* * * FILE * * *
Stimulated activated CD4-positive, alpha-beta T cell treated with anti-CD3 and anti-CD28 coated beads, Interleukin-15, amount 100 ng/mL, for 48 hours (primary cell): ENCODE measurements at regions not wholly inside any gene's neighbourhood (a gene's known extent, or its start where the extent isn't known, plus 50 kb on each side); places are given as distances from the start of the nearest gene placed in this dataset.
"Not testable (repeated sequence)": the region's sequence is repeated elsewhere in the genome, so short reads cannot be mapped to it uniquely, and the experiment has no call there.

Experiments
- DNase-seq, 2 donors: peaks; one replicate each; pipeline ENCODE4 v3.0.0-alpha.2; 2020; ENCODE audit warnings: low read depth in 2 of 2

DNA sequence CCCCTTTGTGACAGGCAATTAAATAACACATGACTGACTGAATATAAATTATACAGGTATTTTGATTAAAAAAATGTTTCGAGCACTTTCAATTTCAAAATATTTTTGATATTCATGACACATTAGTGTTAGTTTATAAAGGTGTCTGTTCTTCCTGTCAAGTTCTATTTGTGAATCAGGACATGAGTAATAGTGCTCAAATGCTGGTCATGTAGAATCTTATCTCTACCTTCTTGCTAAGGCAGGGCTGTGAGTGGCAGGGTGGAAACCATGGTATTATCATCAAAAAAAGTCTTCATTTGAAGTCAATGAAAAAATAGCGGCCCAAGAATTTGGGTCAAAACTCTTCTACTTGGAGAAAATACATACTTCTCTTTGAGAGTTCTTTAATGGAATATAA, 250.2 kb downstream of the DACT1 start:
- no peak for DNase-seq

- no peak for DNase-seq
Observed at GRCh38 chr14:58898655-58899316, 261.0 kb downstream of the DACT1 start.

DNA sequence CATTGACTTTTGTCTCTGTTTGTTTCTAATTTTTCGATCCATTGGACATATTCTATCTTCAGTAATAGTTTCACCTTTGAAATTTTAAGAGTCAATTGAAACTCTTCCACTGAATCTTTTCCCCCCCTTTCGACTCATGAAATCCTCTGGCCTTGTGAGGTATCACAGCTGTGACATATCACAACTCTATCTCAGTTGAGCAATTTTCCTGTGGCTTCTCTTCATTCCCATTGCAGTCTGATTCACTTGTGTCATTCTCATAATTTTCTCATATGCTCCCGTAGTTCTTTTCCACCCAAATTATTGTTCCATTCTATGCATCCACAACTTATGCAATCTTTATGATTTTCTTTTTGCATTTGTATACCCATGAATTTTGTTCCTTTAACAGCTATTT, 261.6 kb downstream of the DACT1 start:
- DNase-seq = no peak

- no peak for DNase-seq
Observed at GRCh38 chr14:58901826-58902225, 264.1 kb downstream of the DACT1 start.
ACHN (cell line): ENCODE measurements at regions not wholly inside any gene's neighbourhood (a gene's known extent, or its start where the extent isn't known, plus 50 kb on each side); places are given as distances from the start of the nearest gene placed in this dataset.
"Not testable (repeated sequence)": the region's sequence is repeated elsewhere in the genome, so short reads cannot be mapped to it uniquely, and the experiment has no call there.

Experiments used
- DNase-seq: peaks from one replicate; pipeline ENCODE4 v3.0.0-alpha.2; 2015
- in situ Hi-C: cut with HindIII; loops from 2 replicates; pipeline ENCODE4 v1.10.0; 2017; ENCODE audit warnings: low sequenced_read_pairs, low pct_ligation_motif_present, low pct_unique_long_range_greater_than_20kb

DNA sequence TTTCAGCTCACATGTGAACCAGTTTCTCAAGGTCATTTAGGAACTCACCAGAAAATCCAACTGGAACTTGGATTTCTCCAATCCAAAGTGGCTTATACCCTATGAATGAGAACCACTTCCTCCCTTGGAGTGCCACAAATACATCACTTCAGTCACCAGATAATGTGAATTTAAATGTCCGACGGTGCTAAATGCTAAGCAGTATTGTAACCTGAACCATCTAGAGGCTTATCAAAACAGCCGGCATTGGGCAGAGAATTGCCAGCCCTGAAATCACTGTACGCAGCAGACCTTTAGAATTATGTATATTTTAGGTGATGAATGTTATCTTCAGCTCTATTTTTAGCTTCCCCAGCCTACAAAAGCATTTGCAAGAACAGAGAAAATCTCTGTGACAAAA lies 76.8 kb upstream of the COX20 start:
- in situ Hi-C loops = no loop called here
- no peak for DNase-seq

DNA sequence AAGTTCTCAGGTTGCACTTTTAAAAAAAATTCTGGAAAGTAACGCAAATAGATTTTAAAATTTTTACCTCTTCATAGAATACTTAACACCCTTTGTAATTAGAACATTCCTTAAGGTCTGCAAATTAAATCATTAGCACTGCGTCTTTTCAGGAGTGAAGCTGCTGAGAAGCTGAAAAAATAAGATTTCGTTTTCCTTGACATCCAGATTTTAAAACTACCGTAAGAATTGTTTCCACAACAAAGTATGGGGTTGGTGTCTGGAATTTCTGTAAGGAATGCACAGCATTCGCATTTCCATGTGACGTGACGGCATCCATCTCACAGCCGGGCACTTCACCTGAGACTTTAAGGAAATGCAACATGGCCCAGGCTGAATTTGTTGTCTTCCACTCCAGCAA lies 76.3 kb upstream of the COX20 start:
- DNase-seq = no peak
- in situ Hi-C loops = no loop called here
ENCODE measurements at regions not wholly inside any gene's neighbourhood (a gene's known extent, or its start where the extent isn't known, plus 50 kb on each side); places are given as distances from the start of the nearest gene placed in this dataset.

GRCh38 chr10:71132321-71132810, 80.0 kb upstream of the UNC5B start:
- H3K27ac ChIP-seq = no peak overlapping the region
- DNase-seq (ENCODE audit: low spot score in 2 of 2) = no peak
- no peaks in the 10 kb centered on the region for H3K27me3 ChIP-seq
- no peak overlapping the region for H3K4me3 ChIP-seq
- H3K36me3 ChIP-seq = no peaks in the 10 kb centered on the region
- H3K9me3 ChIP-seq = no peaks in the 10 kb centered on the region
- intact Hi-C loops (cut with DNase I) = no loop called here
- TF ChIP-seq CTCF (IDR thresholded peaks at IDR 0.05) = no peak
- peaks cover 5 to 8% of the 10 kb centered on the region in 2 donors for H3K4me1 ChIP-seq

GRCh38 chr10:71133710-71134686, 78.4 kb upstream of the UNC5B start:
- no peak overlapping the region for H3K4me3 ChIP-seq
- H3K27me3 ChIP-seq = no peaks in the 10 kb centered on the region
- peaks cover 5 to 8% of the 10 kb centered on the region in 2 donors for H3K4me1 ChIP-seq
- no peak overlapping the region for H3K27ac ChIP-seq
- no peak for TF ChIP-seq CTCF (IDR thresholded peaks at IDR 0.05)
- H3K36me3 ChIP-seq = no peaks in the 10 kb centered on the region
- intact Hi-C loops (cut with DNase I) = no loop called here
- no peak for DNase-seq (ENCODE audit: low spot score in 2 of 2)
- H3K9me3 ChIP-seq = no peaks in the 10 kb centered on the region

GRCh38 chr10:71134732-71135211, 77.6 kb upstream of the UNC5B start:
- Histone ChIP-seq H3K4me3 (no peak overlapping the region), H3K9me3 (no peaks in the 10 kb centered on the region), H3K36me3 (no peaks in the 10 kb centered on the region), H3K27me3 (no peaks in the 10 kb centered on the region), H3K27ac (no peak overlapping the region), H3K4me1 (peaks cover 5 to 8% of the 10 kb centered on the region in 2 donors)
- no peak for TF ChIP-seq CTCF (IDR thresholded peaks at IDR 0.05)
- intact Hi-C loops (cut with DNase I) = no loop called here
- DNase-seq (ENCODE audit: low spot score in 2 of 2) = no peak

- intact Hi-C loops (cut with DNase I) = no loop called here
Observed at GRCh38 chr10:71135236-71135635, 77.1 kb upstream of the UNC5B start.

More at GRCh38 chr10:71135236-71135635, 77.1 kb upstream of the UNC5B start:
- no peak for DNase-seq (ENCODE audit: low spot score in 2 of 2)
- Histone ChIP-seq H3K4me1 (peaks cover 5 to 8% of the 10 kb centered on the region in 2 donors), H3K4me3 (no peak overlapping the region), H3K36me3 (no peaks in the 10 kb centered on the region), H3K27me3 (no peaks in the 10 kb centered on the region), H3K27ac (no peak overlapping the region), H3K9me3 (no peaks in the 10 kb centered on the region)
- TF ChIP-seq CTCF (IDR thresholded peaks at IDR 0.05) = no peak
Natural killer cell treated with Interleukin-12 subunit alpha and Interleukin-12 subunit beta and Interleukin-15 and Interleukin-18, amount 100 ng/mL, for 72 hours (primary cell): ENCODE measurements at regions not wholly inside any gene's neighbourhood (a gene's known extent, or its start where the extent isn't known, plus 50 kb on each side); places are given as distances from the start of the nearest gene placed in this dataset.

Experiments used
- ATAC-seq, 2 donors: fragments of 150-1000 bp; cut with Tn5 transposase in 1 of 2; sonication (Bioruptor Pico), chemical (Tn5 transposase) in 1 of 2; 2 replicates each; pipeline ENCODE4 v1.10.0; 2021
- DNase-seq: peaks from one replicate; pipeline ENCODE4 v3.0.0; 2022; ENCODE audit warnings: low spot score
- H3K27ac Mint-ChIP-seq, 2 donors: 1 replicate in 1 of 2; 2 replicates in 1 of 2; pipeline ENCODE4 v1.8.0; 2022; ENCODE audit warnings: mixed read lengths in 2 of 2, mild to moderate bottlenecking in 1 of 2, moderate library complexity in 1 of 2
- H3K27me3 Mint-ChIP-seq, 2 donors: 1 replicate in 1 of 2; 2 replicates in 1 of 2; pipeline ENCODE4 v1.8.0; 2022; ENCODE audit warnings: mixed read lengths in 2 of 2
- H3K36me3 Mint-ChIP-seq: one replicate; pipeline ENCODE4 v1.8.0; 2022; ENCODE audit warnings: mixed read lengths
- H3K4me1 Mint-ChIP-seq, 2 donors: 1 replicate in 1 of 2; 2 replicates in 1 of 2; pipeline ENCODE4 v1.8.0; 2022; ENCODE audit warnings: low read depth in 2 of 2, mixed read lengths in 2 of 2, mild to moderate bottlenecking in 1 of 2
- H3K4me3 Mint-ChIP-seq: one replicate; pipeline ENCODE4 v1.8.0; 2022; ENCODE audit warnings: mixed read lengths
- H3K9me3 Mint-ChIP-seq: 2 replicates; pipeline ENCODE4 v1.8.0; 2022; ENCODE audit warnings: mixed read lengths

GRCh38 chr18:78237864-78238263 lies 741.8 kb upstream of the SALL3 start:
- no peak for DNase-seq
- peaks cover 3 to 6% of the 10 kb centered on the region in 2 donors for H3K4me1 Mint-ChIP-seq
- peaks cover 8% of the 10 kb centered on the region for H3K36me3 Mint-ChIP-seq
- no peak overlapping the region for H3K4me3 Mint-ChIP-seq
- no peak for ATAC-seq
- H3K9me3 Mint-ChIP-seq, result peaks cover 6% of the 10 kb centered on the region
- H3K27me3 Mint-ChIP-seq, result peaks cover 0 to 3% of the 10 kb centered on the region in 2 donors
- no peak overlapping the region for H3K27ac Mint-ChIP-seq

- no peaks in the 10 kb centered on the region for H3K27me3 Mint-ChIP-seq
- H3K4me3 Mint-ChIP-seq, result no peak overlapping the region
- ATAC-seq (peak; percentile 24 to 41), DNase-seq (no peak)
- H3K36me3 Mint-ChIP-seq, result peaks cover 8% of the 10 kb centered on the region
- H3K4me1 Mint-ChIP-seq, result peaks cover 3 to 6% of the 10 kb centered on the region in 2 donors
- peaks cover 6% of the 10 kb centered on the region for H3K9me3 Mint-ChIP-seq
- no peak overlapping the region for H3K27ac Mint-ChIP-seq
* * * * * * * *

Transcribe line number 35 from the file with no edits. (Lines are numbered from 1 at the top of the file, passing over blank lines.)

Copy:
GRCh38 chr10:71133710-71134686, 78.4 kb upstream of the UNC5B start: